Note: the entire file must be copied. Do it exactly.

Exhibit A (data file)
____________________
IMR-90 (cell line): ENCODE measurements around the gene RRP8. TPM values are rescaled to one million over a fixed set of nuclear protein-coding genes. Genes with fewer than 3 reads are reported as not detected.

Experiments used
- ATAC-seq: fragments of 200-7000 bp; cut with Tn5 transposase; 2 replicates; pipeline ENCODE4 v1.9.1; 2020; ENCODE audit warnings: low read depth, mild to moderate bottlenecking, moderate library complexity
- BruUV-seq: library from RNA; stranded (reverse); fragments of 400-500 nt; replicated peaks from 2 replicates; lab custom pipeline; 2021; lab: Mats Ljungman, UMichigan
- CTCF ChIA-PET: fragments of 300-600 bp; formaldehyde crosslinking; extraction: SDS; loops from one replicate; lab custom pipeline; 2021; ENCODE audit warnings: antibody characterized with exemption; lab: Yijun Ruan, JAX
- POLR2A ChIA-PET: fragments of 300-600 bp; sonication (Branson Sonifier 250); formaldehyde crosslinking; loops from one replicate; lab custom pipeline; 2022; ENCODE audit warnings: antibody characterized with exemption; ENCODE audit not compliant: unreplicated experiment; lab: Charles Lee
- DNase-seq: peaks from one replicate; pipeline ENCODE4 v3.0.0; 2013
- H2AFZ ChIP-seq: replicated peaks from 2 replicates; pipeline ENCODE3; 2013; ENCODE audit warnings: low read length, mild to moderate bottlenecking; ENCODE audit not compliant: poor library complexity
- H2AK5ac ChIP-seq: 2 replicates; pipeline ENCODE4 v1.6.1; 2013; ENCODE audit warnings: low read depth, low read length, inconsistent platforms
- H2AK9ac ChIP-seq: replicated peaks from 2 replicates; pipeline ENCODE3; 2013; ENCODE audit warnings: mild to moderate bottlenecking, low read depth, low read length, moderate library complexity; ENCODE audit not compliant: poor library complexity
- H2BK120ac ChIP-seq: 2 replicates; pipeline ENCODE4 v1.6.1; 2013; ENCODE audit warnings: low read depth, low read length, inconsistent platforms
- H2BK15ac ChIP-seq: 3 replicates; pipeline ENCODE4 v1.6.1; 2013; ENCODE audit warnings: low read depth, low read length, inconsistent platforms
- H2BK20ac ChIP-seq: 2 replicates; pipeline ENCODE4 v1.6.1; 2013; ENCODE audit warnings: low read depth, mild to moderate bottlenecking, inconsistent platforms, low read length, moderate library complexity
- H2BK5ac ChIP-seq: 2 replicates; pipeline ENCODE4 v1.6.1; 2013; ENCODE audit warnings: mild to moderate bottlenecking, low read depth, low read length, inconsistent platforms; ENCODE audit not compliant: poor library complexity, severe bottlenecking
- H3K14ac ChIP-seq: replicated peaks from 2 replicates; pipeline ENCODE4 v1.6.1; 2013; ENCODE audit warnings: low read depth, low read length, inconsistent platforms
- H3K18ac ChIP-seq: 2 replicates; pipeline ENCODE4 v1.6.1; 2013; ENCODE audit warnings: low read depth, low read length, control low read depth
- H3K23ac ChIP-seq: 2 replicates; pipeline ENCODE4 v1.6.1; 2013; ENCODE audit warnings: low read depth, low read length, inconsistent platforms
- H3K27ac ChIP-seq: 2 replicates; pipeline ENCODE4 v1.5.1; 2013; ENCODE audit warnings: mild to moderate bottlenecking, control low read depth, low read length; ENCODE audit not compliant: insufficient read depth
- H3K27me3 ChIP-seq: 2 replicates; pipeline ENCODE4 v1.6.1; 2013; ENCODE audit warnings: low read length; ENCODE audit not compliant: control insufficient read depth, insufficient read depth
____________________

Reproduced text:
IMR-90 (cell line): ENCODE measurements around the gene RRP8. TPM values are rescaled to one million over a fixed set of nuclear protein-coding genes. Genes with fewer than 3 reads are reported as not detected.

Experiments used
- ATAC-seq: fragments of 200-7000 bp; cut with Tn5 transposase; 2 replicates; pipeline ENCODE4 v1.9.1; 2020; ENCODE audit warnings: low read depth, mild to moderate bottlenecking, moderate library complexity
- BruUV-seq: library from RNA; stranded (reverse); fragments of 400-500 nt; replicated peaks from 2 replicates; lab custom pipeline; 2021; lab: Mats Ljungman, UMichigan
- CTCF ChIA-PET: fragments of 300-600 bp; formaldehyde crosslinking; extraction: SDS; loops from one replicate; lab custom pipeline; 2021; ENCODE audit warnings: antibody characterized with exemption; lab: Yijun Ruan, JAX
- POLR2A ChIA-PET: fragments of 300-600 bp; sonication (Branson Sonifier 250); formaldehyde crosslinking; loops from one replicate; lab custom pipeline; 2022; ENCODE audit warnings: antibody characterized with exemption; ENCODE audit not compliant: unreplicated experiment; lab: Charles Lee
- DNase-seq: peaks from one replicate; pipeline ENCODE4 v3.0.0; 2013
- H2AFZ ChIP-seq: replicated peaks from 2 replicates; pipeline ENCODE3; 2013; ENCODE audit warnings: low read length, mild to moderate bottlenecking; ENCODE audit not compliant: poor library complexity
- H2AK5ac ChIP-seq: 2 replicates; pipeline ENCODE4 v1.6.1; 2013; ENCODE audit warnings: low read depth, low read length, inconsistent platforms
- H2AK9ac ChIP-seq: replicated peaks from 2 replicates; pipeline ENCODE3; 2013; ENCODE audit warnings: mild to moderate bottlenecking, low read depth, low read length, moderate library complexity; ENCODE audit not compliant: poor library complexity
- H2BK120ac ChIP-seq: 2 replicates; pipeline ENCODE4 v1.6.1; 2013; ENCODE audit warnings: low read depth, low read length, inconsistent platforms
- H2BK15ac ChIP-seq: 3 replicates; pipeline ENCODE4 v1.6.1; 2013; ENCODE audit warnings: low read depth, low read length, inconsistent platforms
- H2BK20ac ChIP-seq: 2 replicates; pipeline ENCODE4 v1.6.1; 2013; ENCODE audit warnings: low read depth, mild to moderate bottlenecking, inconsistent platforms, low read length, moderate library complexity
- H2BK5ac ChIP-seq: 2 replicates; pipeline ENCODE4 v1.6.1; 2013; ENCODE audit warnings: mild to moderate bottlenecking, low read depth, low read length, inconsistent platforms; ENCODE audit not compliant: poor library complexity, severe bottlenecking
- H3K14ac ChIP-seq: replicated peaks from 2 replicates; pipeline ENCODE4 v1.6.1; 2013; ENCODE audit warnings: low read depth, low read length, inconsistent platforms
- H3K18ac ChIP-seq: 2 replicates; pipeline ENCODE4 v1.6.1; 2013; ENCODE audit warnings: low read depth, low read length, control low read depth
- H3K23ac ChIP-seq: 2 replicates; pipeline ENCODE4 v1.6.1; 2013; ENCODE audit warnings: low read depth, low read length, inconsistent platforms
- H3K27ac ChIP-seq: 2 replicates; pipeline ENCODE4 v1.5.1; 2013; ENCODE audit warnings: mild to moderate bottlenecking, control low read depth, low read length; ENCODE audit not compliant: insufficient read depth
- H3K27me3 ChIP-seq: 2 replicates; pipeline ENCODE4 v1.6.1; 2013; ENCODE audit warnings: low read length; ENCODE audit not compliant: control insufficient read depth, insufficient read depth